Worked Problems

1. A fruit fly has XXXYY sex chromosomes; all the autosomal chromosomes are normal. What sexual phenotype will this fly have?

Sex in fruit flies is determined by the X:A ratio — the ratio of the number of X chromosomes to the number of haploid autosomal sets. An X:A ratio of 1.0 produces a female fly; an X:A ratio of 0.5 produces a male. If the X:A ratio is greater than 1.0, the fly is a metafemale; if it is less than 0.5, the fly is a metamale; if the X:A ratio is between 1.0 and 0.5, the fly is an intersex.

This fly has three X chromosomes and normal autosomes. Normal diploid flies have two autosomal sets of chromosomes; so the X:A ratio in this case is 3/2 or 1.5. Thus, this fly is a metafemale.

2. Color blindness in humans is most commonly due to an X-linked recessive allele. Betty has normal vision, but her mother is color blind. Bill is color blind. If Bill and Betty marry and have a child together, what is the probability that the child will be color blind?

Because color blindness is an X-linked recessive characteristic, Betty's color-blind mother must be homozygous for the colorblind allele (XCXC). Females inherit one X chromosome from each of their parents; so Betty must have inherited a color-blind allele from her mother. Because Betty has normal color vision, she must have inherited an allele for normal vision (X+) from her father; thus Betty is heterozygous (X+Xc). Bill is color blind. Because males are hemizygous for X-linked alleles, he must be (XcY). A mating between Betty and Bill is represented as:

Betty X Bill X+Xc XcY

Thus, V4 of the children are expected to be female with normal color vision, % female with color blindness, V4 male with normal color vision, and % male with color blindness.

X+Xc

XcXc

normal

color-blind

female

female

X+Y

XcY

normal

color-blind

male

male

3. Chickens, like all birds, have ZZ-ZW sex determination. The bar-feathered phenotype in chickens results from a Z-linked allele that is dominant over the allele for nonbar feathers. A barred female is crossed with a nonbarred male. The F1 from this cross are intercrossed to produce the F2. What will the phenotypes and their proportions be in the F1 and F2 progeny?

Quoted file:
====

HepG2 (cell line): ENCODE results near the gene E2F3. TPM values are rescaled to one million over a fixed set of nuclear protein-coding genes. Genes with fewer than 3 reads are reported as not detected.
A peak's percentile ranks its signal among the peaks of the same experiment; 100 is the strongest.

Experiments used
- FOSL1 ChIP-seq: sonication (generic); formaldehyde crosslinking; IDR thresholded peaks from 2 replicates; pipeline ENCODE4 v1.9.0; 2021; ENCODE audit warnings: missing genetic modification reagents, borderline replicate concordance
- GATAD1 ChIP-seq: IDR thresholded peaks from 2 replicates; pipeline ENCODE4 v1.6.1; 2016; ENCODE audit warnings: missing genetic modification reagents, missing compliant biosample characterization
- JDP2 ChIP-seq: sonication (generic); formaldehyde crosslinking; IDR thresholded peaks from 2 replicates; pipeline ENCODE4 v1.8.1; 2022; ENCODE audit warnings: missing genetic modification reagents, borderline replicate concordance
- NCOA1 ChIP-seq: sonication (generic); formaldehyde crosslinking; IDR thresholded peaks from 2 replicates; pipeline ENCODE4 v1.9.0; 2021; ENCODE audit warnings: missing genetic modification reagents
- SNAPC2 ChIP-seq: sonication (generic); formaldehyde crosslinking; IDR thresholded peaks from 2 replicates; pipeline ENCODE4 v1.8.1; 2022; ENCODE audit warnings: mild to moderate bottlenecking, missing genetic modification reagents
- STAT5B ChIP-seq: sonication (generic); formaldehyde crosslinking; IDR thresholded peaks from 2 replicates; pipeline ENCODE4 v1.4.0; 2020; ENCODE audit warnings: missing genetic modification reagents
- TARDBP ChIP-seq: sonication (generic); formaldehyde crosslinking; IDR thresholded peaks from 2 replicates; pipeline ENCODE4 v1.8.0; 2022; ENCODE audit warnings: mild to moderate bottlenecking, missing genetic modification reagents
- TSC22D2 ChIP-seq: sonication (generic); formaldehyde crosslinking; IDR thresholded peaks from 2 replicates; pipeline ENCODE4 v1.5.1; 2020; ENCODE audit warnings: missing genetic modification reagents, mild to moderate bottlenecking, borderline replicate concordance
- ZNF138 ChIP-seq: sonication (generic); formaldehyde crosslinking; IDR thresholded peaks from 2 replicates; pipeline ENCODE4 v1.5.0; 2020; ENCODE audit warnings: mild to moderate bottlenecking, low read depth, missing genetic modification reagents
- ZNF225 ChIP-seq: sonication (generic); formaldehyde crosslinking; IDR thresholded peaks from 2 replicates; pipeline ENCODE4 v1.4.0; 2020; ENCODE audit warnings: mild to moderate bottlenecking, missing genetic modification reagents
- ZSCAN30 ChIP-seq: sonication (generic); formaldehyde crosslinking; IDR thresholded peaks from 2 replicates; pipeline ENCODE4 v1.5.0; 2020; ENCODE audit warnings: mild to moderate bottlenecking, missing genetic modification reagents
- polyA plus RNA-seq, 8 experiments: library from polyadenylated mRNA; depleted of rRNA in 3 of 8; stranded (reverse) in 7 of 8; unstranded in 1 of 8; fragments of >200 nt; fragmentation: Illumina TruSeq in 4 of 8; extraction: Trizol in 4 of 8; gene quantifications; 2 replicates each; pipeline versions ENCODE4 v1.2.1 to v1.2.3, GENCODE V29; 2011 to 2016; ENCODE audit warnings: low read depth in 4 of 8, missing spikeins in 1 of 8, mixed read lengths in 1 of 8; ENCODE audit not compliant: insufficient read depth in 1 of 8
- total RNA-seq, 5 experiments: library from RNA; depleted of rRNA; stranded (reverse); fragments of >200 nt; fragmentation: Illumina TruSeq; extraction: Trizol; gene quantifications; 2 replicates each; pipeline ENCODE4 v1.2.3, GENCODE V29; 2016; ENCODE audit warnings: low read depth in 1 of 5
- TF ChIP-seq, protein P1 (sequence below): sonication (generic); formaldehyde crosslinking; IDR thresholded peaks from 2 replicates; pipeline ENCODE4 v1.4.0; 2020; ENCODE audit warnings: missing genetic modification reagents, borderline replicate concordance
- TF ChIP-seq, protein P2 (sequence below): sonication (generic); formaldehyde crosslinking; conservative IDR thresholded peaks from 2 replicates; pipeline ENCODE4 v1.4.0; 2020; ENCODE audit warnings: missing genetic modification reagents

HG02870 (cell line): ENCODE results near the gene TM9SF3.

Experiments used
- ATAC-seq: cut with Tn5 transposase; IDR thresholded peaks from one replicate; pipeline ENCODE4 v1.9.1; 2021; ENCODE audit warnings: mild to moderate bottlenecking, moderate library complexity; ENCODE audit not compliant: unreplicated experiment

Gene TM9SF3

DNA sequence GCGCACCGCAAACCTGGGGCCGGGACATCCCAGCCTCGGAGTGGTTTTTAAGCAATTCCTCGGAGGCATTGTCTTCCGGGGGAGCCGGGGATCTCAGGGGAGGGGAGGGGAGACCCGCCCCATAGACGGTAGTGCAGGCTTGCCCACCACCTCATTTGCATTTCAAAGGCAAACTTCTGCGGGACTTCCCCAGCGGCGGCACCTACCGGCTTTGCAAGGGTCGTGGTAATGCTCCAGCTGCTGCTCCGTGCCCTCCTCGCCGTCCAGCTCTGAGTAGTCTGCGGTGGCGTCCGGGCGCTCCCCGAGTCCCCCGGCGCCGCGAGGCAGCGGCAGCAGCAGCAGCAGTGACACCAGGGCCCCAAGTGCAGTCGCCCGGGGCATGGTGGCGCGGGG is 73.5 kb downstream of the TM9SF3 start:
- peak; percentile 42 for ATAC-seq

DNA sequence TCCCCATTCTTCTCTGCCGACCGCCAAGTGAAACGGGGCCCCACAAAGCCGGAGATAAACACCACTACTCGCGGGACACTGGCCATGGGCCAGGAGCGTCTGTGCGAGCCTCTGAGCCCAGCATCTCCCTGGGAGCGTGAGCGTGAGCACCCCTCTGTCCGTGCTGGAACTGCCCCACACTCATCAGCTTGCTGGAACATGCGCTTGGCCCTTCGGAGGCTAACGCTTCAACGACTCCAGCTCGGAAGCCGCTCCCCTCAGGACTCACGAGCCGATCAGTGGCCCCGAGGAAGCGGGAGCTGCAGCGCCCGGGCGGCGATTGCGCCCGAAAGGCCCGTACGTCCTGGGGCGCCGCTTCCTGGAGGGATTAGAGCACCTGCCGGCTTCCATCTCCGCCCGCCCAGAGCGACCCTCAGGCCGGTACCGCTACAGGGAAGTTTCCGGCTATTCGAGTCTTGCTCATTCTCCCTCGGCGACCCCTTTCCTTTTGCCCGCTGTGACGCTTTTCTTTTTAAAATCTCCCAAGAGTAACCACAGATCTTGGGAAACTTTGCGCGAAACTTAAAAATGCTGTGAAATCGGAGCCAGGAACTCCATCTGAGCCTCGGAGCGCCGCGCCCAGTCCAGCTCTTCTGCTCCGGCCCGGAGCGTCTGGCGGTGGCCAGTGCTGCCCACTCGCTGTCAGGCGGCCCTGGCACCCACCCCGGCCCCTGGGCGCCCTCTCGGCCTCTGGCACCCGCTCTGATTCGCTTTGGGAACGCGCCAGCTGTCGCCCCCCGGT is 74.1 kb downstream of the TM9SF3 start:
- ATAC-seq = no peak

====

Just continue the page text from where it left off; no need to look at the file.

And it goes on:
With the ZZ-ZW system of sex determination, females are the heterogametic sex, possessing a Z chromosome and a W chromosome; males are the homogametic sex, with two Z chromosomes. In this problem, the barred female is hemizygous for the bar phenotype (Z^W). Because bar is dominant over nonbar, the nonbarred male must be homozygous for nonbar (ZbZb). Crossing these two chickens, we obtain:

barred female X nonbarred male ZB W ZbZb v v

4. In Drosophila melanogaster, forked bristles are caused by an allele (XO that is X linked and recessive to an allele for normal bristles (X+). Brown eyes are caused by an allele (b) that is autosomal and recessive to an allele for red eyes (b+). A female fly that is homozygous for normal bristles and red eyes mates with a male fly that has forked bristles and brown eyes. The F1 are intercrossed to produce the F2. What will the phenotypes and proportions of the F2 flies be from this cross?

This problem is best worked by breaking the cross down into two separate crosses, one for the X-linked genes that determine the type of bristles and one for the autosomal genes that determine eye color.

Let's begin with the autosomal characteristics. A female fly that is homozygous for red eyes (b+b+) is crossed with a male with brown eyes. Because brown eyes are recessive, the male fly must be homozygous for the brown-eyed allele (bb). All of the offspring of this cross will be heterozygous (b+b) and will have brown eyes:

b+b+ X bb P red eyes brown eyes

Thus, all the males in the F1 will be barred (ZBZb), and all the females will be nonbarred (ZbW).

The F1 are now crossed to produce the F2:

nonbarred female X barred male ZbW ZBZb

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